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Mule Train (1950)

6.7
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Ratings: 6.7/10 from 52 users  
Reviews: 3 user

Loosely based on Frankie Laine's popular record with the same title, Gene protects his friend's claim from badguy Sam Brady.

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Writers:

(screenplay), (story)
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Title: Mule Train (1950)

Mule Train (1950) on IMDb 6.7/10

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Cast

Complete credited cast:
...
Champion ...
Sheila Ryan ...
Sheriff Carol
Robert Livingston ...
Sam Brady
Frank Jaquet ...
Banker Hodges
Vince Barnett ...
Barber Mulkey
Syd Saylor ...
Deputy Skeeter
Sandy Sanders ...
Deputy Bud
...
Smokey Argyle
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Storyline

A prospector discovers natural cement and suggests it should be used for a new dam. But this is the last thing the badmen of Trail End want, as they have a monopoly of the wagons needed to haul rocks to the site. A pretty sheriff notwithstanding, it's a job for a singing marshal. Written by Jeremy Perkins <jwp@aber.ac.uk>

Plot Summary | Add Synopsis

Genres:

Western

Certificate:

Approved
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Details

Country:

Language:

Release Date:

22 February 1950 (USA)  »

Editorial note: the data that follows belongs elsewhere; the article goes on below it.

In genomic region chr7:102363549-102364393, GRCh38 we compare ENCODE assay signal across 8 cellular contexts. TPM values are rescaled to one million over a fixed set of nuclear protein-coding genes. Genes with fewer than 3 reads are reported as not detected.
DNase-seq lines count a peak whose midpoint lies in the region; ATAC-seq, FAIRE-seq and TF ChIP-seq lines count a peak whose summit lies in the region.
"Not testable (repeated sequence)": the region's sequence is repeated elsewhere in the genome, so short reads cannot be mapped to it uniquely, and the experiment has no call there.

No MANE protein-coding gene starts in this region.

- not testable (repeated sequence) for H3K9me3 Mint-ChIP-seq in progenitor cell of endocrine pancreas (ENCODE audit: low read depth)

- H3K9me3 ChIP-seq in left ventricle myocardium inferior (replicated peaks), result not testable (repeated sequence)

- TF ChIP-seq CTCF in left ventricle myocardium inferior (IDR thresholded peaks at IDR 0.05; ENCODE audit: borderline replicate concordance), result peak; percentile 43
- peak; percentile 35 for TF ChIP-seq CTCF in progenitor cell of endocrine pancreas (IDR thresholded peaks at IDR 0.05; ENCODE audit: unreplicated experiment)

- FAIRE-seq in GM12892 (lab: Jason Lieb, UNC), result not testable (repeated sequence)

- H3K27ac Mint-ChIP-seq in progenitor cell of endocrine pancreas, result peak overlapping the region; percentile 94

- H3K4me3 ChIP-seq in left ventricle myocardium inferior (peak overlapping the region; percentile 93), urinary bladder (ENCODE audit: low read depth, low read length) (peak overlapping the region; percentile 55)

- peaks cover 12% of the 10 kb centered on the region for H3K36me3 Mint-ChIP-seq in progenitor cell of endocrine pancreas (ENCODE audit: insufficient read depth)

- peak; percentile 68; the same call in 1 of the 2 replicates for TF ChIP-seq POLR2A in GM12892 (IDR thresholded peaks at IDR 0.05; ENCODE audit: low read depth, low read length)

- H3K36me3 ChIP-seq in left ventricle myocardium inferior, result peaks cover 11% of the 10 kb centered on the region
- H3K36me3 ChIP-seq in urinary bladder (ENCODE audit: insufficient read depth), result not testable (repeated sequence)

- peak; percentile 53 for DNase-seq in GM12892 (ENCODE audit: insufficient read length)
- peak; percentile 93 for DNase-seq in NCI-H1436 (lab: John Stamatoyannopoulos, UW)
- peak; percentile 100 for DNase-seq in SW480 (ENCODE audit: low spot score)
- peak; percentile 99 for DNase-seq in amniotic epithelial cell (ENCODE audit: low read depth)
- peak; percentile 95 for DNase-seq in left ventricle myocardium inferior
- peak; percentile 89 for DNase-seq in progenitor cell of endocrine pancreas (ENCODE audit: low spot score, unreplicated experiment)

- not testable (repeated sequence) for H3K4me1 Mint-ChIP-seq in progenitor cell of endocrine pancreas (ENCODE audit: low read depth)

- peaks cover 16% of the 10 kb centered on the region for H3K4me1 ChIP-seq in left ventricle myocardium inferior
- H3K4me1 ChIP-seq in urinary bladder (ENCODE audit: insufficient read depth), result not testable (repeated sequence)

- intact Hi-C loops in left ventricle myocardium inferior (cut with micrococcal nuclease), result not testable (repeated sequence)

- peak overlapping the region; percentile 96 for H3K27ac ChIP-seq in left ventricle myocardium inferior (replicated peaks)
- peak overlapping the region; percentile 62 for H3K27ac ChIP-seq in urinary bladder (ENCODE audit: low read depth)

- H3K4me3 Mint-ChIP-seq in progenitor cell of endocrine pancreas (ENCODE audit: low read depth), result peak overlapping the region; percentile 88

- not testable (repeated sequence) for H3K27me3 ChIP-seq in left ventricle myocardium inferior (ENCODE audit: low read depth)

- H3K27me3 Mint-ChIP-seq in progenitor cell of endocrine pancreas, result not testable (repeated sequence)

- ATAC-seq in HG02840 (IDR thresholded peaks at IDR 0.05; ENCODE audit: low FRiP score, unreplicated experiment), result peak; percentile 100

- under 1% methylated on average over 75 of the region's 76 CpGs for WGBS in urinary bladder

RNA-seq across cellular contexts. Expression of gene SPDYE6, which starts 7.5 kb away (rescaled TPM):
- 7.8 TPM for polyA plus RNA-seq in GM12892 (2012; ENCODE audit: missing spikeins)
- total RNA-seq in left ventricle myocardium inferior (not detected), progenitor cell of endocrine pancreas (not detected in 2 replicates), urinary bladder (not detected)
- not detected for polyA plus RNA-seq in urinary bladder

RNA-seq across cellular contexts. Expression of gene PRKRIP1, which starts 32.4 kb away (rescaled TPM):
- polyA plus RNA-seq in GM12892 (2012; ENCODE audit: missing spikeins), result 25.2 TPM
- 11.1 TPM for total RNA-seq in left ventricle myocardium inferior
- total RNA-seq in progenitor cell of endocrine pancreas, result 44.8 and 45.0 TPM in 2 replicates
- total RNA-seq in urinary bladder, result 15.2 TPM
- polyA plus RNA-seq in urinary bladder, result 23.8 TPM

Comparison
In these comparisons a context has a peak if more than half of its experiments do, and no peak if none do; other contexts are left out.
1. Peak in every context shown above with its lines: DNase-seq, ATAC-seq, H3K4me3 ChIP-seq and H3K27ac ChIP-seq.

Company Credits

Production Co:

 »
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Technical Specs

Runtime:

Sound Mix:

(RCA Sound System)

Color:

(Sepiatone)

Aspect Ratio:

1.37 : 1
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Connections

Edited into Meanwhile, Back at the Ranch (1976) See more »

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User Reviews

 
"Clippety Clopping Along"
31 May 2011 | by (Buffalo, New York) – See all my reviews

Mule Train which must have been rushed into production and distribution to take advantage of Frankie Laine's mega-hit has Gene Autry singing the song and working undercover as a US Marshal. Only sidekick Pat Buttram knows Gene is a marshal.

This film marks a first as the famous Hitchcockian McGuffin is natural cement of which Pat Buttram and his cantankerous old partner John Miljan have on their otherwise pretty worthless property. As water is pretty scarce this stuff is going to come in mighty handy to build a new and solid dam.

I have to say that Miljan was a surprise to me. He usually plays polished and sophisticated villains, seeing him in this part that Gabby Hayes would be perfect casting was a revelation.

Freight Line owner Robert Livingston has a vested interest in trying to get the property. But female sheriff Sheila Ryan seems to be playing an interesting role here. She's a trick shot carnival act who got left behind by her show and is now sheriff. Could things be brewing for Gene and her.

Mule Train with a little better writing could have been a first class western with some major stars. As it is, it's pretty good, far superior to the usual Saturday matinée stuff. Gene was no longer with Republic, I'm guessing Harry Cohn at Columbia was giving him some better and more adult material to work with.

Besides the title song Gene also sings country hit Room Full Of Roses which had a lot of cross over appeal. Dick Haymes and later Dean Martin did successful records of it. Gene warbles it real pretty.

One of Autry's better westerns from Columbia.


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